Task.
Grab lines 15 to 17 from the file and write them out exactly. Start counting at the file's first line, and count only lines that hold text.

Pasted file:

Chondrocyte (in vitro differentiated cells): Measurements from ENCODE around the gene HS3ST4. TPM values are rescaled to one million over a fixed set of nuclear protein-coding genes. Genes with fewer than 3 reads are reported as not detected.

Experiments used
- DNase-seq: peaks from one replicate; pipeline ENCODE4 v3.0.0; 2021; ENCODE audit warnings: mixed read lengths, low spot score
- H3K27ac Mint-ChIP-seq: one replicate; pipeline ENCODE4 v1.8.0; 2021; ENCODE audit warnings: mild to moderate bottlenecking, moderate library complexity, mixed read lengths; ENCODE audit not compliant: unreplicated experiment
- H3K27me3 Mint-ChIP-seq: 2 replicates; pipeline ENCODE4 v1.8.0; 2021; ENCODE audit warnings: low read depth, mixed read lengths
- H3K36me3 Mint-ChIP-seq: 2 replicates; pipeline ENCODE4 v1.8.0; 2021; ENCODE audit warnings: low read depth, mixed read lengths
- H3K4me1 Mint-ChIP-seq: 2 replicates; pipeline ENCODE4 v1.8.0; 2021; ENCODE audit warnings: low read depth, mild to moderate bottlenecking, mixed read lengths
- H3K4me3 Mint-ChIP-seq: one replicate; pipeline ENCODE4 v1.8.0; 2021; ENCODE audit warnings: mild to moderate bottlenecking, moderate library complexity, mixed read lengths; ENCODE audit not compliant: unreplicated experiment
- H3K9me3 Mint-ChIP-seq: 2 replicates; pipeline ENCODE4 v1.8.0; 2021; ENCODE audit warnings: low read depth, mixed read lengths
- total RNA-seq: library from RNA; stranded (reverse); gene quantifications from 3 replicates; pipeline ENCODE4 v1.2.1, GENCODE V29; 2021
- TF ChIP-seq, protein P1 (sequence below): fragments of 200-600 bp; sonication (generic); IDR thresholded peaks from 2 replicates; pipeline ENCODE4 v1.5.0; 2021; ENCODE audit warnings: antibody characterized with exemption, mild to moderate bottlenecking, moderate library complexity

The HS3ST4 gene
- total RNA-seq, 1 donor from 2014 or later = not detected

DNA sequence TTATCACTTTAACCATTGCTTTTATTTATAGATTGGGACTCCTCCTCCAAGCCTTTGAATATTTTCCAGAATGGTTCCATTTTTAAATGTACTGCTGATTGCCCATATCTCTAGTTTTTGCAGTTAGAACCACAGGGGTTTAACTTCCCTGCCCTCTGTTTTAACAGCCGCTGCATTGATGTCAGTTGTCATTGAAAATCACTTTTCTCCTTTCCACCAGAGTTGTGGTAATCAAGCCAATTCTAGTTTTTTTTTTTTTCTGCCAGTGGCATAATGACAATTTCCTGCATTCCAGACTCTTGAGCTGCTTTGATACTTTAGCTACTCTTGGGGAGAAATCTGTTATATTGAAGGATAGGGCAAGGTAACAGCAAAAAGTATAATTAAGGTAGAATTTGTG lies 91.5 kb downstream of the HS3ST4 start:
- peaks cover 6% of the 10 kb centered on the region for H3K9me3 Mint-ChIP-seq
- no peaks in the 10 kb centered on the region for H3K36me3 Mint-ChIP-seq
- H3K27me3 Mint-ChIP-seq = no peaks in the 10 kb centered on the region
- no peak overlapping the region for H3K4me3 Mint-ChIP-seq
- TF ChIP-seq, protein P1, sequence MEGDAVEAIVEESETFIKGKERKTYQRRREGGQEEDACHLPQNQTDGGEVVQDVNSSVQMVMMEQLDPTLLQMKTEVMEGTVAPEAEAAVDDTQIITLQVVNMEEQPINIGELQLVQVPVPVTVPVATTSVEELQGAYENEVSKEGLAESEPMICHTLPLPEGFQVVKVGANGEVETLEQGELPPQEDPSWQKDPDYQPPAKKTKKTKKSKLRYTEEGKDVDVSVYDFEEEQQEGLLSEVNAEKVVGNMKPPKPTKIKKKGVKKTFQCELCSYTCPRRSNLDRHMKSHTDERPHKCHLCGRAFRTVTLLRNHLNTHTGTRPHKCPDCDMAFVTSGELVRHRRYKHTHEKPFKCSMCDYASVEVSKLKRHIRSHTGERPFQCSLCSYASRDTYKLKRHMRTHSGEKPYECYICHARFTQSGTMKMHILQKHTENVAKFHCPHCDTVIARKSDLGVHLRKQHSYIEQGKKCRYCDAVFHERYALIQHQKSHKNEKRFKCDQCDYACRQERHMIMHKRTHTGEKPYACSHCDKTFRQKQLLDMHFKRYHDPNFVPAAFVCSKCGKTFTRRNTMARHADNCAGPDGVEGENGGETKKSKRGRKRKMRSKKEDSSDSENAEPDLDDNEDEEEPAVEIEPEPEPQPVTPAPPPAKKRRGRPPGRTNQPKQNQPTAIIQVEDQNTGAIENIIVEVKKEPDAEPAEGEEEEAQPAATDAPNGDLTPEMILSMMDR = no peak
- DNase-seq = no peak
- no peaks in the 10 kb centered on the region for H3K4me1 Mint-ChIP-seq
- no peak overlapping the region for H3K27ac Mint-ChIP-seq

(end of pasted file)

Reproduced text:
- peaks cover 6% of the 10 kb centered on the region for H3K9me3 Mint-ChIP-seq
- no peaks in the 10 kb centered on the region for H3K36me3 Mint-ChIP-seq
- H3K27me3 Mint-ChIP-seq = no peaks in the 10 kb centered on the region